This site is an archive of a closed Robert Wood Johnson Foundation program, provided for educational and historical purposes. Please note that this content is not routinely updated and that contact information and social links may not work.

Heat loss prevention in the delivery room for preterm infants: a national survey of newborn intensive care units.

 BACKGROUND: Hypothermia incurred during delivery room resuscitation continues to cause morbidity in infants <29 weeks gestation. Three recent trials have shown that wrapping such infants instead of drying prevents heat loss, resulting in higher infant temperatures at Newborn Intensive Care Unit (NICU) admission.
OBJECTIVE: To describe current NICU practices with respect to wrapping preterm infants to prevent heat loss in the delivery room.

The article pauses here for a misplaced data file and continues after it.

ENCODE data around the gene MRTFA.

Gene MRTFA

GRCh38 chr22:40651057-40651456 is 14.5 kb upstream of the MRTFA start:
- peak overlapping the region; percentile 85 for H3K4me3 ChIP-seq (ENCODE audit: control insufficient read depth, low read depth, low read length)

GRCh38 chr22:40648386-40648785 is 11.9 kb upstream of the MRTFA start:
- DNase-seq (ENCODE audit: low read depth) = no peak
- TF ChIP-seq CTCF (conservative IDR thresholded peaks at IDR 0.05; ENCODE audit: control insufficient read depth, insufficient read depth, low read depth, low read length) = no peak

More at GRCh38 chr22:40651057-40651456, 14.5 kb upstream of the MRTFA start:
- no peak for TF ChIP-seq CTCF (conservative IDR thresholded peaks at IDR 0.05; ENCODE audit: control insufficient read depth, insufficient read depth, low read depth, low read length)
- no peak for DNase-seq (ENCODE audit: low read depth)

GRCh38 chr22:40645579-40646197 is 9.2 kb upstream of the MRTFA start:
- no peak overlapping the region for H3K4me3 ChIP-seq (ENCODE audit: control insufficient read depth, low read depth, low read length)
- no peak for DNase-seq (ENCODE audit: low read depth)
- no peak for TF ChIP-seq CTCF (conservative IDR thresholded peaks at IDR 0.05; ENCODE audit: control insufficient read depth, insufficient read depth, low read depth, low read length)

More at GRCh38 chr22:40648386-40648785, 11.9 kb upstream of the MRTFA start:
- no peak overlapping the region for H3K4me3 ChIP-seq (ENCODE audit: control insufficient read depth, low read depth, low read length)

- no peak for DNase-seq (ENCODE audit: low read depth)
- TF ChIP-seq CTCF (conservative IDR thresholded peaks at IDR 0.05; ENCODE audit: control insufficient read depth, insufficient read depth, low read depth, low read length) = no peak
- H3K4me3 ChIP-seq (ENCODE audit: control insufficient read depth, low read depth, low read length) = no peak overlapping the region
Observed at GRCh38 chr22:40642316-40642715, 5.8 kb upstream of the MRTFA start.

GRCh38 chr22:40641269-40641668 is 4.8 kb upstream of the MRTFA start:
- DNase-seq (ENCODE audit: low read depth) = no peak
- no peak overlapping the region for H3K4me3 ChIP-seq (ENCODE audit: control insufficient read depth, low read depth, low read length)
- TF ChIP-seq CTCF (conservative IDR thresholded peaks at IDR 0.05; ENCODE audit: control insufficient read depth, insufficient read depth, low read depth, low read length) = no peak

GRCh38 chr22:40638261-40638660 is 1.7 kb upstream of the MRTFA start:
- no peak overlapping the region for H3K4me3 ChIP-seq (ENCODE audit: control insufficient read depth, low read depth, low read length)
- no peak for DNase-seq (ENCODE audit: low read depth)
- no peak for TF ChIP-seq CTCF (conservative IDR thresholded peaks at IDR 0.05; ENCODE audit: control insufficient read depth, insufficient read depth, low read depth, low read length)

STUDY DESIGN: E-mail survey of neonatologists from national registry using a web-based survey tool.
RESULTS: Of 411 e-mails successfully delivered, 125 (30%) responded. Most (87%) represented level III NICUs. Almost one-fifth of respondents (20%) use occlusive material instead of drying preterms in the delivery room. Considerable variation exists regarding choice of wrap and duration of use. Few adverse events were reported.
CONCLUSION: "In all" was added -This implies 20% of all NICU's changed practice, 20% of level III NICUs responding have changed delivery room resuscitation practices rapidly in response to new evidence. No "gold" standard exists nationally and there is considerable variation in practice. Neonatal resuscitation guidelines for premature infants should include recommendations regarding choice occlusive wrap and application techniques.